Dividing Assets in a Minnesota Divorce

Dividing assets is one of the most important stages of any divorce. Minnesota is a no-fault divorce state, and the courts will seek to establish an equitable division of assets. It is important to note that equitable does not mean even; rather it means the fairest division of assets between the divorcing couple.

FACTORS THAT INFLUENCE THE DIVISION OF ASSETS

When dividing assets, Minnesota courts consider the duration of the marriage as well as the age, health, and occupation of each party. The court will also consider the contribution of each spouse in regard to the acquisition, maintenance, and usage of the marital property. This includes the contributions of a spouse as homemaker. It will consider the size of the estate, liabilities, needs and potential to acquire future assets.

THE DIFFERENCE BETWEEN MARITAL AND NON-MARITAL PROPERTY

Marital property includes everything that the couple acquired after they were married, whereas non-marital property is everything that was acquired by each individual spouse prior to the marriage.

Non-marital property is not included in the calculations for the division of marital property. This helps shield retirement accounts, property, valuable collections, etc. from the calculation.

Non-marital property may also include judgments from lawsuits, inheritances, gifts, etc. It is common for these assets to be used towards mortgages and other liabilities. When this happens, the spouse who applied these towards marital property maintains their non-marital interest in the asset.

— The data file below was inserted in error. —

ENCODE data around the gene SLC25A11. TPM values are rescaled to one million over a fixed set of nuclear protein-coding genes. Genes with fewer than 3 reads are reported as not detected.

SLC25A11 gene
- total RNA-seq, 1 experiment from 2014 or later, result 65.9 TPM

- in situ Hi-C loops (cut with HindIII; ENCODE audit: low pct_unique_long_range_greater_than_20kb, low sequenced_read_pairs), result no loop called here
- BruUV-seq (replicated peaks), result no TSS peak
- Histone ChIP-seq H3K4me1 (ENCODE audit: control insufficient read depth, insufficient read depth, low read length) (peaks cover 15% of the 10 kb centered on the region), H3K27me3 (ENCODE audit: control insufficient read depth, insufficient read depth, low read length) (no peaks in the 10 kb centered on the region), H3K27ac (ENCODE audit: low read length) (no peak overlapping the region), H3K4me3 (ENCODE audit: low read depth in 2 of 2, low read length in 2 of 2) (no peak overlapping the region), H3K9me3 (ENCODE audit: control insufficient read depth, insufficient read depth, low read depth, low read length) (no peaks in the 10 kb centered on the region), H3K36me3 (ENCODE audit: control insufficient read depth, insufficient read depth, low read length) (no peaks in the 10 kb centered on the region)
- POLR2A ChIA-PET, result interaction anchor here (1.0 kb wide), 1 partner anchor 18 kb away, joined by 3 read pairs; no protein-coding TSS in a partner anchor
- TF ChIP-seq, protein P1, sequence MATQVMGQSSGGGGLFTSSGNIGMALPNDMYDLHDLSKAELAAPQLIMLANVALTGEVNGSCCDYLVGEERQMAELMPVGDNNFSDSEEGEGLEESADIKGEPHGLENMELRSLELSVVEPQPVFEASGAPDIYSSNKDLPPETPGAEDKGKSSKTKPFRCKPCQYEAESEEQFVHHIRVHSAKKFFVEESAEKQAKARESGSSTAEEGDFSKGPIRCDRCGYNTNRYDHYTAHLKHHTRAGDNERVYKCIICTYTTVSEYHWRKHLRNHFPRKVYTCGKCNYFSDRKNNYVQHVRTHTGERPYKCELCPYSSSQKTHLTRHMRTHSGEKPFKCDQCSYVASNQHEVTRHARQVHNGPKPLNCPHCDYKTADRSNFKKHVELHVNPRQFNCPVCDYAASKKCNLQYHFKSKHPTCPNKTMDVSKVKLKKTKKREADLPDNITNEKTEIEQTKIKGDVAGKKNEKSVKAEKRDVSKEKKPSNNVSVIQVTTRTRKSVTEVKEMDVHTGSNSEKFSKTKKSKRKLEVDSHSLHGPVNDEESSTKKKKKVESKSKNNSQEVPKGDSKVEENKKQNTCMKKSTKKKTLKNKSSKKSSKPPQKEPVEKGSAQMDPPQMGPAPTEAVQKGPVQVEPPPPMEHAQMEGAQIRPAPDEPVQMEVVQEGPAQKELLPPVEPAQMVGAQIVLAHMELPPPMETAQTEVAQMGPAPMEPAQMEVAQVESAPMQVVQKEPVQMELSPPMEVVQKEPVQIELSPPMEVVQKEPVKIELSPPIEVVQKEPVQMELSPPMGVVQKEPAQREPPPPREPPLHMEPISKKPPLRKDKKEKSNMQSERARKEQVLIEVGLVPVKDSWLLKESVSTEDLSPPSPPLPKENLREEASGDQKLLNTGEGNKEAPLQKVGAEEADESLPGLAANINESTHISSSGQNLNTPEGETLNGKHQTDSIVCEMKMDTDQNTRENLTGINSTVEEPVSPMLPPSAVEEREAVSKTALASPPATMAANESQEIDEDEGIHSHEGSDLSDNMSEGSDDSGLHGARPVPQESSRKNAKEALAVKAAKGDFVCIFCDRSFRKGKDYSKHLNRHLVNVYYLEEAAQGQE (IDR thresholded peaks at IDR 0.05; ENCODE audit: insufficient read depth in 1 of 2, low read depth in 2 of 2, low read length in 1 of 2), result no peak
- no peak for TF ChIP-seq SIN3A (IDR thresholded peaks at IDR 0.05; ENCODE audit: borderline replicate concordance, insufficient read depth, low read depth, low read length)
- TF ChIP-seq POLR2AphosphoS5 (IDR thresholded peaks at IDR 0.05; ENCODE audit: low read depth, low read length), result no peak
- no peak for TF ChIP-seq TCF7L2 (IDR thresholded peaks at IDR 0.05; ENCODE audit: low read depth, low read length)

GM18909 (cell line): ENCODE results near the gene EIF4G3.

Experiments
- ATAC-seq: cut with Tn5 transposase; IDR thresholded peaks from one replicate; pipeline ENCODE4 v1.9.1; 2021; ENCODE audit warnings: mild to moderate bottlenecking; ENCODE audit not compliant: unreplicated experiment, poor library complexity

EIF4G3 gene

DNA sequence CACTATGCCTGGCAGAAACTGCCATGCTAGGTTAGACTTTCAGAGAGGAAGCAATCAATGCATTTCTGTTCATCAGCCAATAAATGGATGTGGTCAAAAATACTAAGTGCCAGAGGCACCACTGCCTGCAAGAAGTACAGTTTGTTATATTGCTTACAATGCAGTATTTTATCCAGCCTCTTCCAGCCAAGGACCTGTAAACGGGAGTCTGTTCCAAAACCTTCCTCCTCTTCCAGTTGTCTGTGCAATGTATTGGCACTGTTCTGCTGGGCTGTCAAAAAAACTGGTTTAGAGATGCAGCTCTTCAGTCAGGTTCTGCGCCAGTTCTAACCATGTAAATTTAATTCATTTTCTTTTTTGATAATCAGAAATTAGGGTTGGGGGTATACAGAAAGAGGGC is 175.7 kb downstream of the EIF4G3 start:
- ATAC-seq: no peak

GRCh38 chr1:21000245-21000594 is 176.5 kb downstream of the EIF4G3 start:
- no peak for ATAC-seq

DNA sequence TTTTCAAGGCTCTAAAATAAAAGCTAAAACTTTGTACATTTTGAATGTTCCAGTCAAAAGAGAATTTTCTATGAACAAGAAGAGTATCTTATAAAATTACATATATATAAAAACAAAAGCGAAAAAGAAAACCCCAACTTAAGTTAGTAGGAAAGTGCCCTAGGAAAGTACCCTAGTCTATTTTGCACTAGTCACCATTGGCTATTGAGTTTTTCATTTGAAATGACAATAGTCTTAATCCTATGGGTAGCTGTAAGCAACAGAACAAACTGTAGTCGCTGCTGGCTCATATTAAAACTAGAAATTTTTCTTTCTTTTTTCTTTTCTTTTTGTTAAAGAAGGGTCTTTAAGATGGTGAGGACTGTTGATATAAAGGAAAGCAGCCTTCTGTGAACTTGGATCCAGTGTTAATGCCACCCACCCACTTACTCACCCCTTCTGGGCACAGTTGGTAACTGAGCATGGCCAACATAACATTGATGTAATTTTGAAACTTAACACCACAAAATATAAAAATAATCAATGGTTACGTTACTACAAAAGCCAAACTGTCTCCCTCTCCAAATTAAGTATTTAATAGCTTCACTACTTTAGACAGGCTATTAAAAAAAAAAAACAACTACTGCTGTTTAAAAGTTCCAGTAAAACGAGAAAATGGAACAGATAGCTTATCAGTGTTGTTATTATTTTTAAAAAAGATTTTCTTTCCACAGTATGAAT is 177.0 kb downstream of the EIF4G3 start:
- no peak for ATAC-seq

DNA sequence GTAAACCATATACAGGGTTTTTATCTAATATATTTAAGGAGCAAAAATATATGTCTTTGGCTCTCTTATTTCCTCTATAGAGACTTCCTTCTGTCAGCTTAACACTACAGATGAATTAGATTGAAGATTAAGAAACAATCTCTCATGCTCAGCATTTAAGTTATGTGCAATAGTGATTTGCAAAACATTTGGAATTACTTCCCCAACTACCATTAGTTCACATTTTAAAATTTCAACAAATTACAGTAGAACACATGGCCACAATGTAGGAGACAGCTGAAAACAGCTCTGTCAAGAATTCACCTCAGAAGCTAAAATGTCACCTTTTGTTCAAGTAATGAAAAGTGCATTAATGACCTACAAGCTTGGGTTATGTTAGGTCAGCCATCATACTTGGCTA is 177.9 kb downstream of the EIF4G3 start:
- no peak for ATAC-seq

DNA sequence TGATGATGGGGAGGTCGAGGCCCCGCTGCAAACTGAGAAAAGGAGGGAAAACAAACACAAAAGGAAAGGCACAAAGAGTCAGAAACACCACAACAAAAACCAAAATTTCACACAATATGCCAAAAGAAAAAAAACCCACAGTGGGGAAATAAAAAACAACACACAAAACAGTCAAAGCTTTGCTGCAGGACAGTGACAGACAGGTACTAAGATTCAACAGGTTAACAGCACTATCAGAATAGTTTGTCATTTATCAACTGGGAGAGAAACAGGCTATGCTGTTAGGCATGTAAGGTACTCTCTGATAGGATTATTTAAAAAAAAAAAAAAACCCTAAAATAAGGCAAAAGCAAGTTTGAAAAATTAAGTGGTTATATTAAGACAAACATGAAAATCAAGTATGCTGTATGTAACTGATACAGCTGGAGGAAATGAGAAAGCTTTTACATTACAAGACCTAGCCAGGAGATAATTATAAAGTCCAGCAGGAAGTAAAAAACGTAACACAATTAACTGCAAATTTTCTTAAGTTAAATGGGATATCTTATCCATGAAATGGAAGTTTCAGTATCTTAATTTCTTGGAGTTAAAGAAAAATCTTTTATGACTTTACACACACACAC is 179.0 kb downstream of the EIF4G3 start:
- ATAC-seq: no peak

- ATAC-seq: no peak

ASSESSING THE VALUE OF MARITAL PROPERTY

An accurate appraisal of marital assets is crucial for an equitable division. This can necessitate hiring an accountant to assess the current and future value of retirement accounts and business interests, a real estate appraiser to determine the value of real property and experts who can appraise and assign value to everything from art collections to jewelry.

REMOVING SENTIMENTALITY FROM THE EQUATION

The courts do not factor in personal sentiments when it comes to the valuation of property, and sentiment isn’t worth a cent in the calculation. As such, a divorcing party should work closely with their family law attorney to ensure that the true value of each asset is accounted for and sought in the settlement. Divorcing couples should be willing to trade and barter assets and liabilities to reach a settlement that is fair and equitable to everyone involved. Remaining open to negotiation can reduce the expenses of divorce and expedite the divorce proceedings.

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